Two tech industry organizations have sued Florida over its newly passed rules for social networks. NetChoice and the CCIA — which represent Amazon, Google, Intel, Samsung, Facebook, and other tech giants — say SB 7072 violates private companies’ constitutional rights. They’re asking a court to prevent the law from taking effect, calling it a “frontal assault on the First Amendment.”
SB 7072, which Florida Governor Ron DeSantis signed earlier this week, restricts how large social apps and websites can moderate user-generated content. It makes banning any Florida political candidate or “journalistic enterprise” unlawful, lets users sue if they believe they were banned without sufficient reason, requires an option to “opt out” of sorting algorithms, and places companies that break the law on an “antitrust violator blacklist” that bars them from doing business with public entities in Florida. Notably, it includes an exception for companies that operate a theme park.
“A frontal assault on the First Amendment”
NetChoice and the CCIA say SB 7072 conflicts with both constitutional protections and federal Section 230 rules. “As private businesses, Plaintiffs’ members have the right to decide what content is appropriate for their sites and platforms,” their complaint says. “The Act requires members to display and prioritize user-generated content that runs counter to their terms, policies, and business practices; content that will likely offend and repel their users and advertisers; and even content that is unlawful, dangerous to public health and national security, and grossly inappropriate for younger audiences.”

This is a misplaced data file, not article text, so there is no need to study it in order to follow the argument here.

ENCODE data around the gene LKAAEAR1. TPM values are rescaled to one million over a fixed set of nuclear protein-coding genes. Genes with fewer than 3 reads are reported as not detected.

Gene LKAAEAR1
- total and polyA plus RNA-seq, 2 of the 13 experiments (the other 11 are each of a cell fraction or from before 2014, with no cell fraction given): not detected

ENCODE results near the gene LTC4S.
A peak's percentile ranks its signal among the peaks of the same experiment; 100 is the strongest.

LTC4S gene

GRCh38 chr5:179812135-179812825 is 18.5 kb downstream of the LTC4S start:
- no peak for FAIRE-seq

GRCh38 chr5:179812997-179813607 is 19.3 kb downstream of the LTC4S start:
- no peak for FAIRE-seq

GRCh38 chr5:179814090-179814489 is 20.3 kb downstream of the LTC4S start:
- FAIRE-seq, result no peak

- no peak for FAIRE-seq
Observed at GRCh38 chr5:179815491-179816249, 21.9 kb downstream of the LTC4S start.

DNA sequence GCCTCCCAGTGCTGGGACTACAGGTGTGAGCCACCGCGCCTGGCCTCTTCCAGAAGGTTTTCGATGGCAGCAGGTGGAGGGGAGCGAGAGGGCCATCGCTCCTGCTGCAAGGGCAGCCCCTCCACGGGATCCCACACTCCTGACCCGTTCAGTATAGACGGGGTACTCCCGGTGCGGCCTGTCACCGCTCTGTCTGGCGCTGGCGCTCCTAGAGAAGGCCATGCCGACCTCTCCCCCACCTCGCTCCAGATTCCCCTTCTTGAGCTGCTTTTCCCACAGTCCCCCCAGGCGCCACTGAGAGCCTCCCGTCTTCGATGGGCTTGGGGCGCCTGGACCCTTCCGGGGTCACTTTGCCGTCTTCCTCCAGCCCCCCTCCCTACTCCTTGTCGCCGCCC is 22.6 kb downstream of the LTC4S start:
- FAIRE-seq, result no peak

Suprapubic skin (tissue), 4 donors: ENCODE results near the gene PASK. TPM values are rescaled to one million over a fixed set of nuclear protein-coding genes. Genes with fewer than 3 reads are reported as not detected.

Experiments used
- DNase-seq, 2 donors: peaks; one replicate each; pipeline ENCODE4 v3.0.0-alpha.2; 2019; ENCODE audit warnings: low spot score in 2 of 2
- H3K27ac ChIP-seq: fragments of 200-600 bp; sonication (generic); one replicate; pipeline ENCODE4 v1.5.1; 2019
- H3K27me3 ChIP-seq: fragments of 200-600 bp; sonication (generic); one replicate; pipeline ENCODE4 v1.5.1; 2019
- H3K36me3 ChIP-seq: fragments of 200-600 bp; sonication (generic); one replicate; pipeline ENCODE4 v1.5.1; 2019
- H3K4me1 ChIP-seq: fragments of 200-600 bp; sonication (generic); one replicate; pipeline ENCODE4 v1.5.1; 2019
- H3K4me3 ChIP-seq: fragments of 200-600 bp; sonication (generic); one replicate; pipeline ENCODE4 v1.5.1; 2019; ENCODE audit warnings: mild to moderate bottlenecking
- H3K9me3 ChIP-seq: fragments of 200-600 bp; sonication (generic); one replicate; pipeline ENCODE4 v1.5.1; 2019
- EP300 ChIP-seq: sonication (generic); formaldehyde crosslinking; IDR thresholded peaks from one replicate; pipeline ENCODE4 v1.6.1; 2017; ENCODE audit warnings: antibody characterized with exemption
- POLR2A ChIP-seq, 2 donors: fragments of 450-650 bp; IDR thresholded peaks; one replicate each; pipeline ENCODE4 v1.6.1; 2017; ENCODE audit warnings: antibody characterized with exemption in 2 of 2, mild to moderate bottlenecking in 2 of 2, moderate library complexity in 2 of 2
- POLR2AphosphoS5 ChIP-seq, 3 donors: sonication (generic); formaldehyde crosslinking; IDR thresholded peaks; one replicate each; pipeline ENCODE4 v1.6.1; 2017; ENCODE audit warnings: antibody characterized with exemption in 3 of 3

The lawsuit claims Florida lawmakers and DeSantis specifically tailored the law to punish services whose moderation policies they disagreed with, while adding the arbitrary theme park exception to pacify Disney, Comcast NBCUniversal, and a handful of other big companies. “The law is crony capitalism masquerading as consumer protection,” said NetChoice vice president and general counsel Carl Szabo in a statement.
The law’s supporters argue it fights “deplatforming” of users based on political speech, saying social networks have “morphed into the town square” and become public spaces. Courts have contradicted the latter claim outside extremely specific exceptions, determining that Section 230 mostly lets social networks make their own moderation decisions — and states can’t simply supersede that federal rule. However, the Florida bill let lawmakers and DeSantis signal support for a Republican backlash against Silicon Valley, whether or not it actually takes effect.